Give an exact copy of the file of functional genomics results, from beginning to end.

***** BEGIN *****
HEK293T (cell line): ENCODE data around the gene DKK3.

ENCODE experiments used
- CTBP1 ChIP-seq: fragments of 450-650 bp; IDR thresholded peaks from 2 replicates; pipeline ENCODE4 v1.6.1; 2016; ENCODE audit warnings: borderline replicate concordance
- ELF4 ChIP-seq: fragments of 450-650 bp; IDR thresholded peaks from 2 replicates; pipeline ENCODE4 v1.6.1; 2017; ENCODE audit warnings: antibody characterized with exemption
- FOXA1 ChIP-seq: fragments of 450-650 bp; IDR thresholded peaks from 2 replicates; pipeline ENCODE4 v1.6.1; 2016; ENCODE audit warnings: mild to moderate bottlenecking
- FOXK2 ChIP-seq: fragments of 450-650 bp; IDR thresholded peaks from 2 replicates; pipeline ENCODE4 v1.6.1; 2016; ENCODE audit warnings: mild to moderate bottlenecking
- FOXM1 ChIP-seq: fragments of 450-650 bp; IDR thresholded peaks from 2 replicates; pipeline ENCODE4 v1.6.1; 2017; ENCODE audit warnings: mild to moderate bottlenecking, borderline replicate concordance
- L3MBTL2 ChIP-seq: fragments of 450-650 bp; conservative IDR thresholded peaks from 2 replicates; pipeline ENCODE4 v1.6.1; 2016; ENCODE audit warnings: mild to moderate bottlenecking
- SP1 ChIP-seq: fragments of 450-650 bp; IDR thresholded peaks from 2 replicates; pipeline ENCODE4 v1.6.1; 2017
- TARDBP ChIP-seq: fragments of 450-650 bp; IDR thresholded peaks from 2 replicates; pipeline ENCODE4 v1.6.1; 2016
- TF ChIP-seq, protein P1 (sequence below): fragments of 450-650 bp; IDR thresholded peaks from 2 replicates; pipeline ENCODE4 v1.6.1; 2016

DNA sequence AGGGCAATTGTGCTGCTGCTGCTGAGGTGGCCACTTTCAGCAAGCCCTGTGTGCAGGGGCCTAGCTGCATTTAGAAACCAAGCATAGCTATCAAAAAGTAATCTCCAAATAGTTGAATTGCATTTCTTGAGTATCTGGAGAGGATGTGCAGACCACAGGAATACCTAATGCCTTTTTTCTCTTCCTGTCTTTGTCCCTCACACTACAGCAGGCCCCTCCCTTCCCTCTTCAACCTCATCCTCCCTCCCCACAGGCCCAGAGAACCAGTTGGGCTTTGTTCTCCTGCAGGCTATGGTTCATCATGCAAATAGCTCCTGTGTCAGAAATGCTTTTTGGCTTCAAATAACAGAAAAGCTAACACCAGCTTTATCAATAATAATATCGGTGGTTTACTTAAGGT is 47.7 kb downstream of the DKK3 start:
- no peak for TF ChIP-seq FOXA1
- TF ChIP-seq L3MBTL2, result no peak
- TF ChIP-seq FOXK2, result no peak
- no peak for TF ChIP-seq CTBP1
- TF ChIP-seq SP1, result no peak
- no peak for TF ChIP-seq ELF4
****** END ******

HEK293T (cell line): ENCODE data around the gene DKK3.

ENCODE experiments used
- CTBP1 ChIP-seq: fragments of 450-650 bp; IDR thresholded peaks from 2 replicates; pipeline ENCODE4 v1.6.1; 2016; ENCODE audit warnings: borderline replicate concordance
- ELF4 ChIP-seq: fragments of 450-650 bp; IDR thresholded peaks from 2 replicates; pipeline ENCODE4 v1.6.1; 2017; ENCODE audit warnings: antibody characterized with exemption
- FOXA1 ChIP-seq: fragments of 450-650 bp; IDR thresholded peaks from 2 replicates; pipeline ENCODE4 v1.6.1; 2016; ENCODE audit warnings: mild to moderate bottlenecking
- FOXK2 ChIP-seq: fragments of 450-650 bp; IDR thresholded peaks from 2 replicates; pipeline ENCODE4 v1.6.1; 2016; ENCODE audit warnings: mild to moderate bottlenecking
- FOXM1 ChIP-seq: fragments of 450-650 bp; IDR thresholded peaks from 2 replicates; pipeline ENCODE4 v1.6.1; 2017; ENCODE audit warnings: mild to moderate bottlenecking, borderline replicate concordance
- L3MBTL2 ChIP-seq: fragments of 450-650 bp; conservative IDR thresholded peaks from 2 replicates; pipeline ENCODE4 v1.6.1; 2016; ENCODE audit warnings: mild to moderate bottlenecking
- SP1 ChIP-seq: fragments of 450-650 bp; IDR thresholded peaks from 2 replicates; pipeline ENCODE4 v1.6.1; 2017
- TARDBP ChIP-seq: fragments of 450-650 bp; IDR thresholded peaks from 2 replicates; pipeline ENCODE4 v1.6.1; 2016
- TF ChIP-seq, protein P1 (sequence below): fragments of 450-650 bp; IDR thresholded peaks from 2 replicates; pipeline ENCODE4 v1.6.1; 2016

DNA sequence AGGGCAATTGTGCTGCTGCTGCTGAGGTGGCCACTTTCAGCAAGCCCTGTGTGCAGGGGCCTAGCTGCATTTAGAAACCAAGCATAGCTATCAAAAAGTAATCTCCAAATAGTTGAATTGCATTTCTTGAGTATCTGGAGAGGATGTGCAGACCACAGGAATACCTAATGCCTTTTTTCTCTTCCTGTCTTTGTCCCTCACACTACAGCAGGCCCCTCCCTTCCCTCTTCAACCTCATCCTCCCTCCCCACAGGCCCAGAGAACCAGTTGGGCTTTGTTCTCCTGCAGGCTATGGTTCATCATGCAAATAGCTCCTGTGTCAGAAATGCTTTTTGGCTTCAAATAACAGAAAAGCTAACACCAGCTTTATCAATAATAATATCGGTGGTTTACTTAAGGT is 47.7 kb downstream of the DKK3 start:
- no peak for TF ChIP-seq FOXA1
- TF ChIP-seq L3MBTL2, result no peak
- TF ChIP-seq FOXK2, result no peak
- no peak for TF ChIP-seq CTBP1
- TF ChIP-seq SP1, result no peak
- no peak for TF ChIP-seq ELF4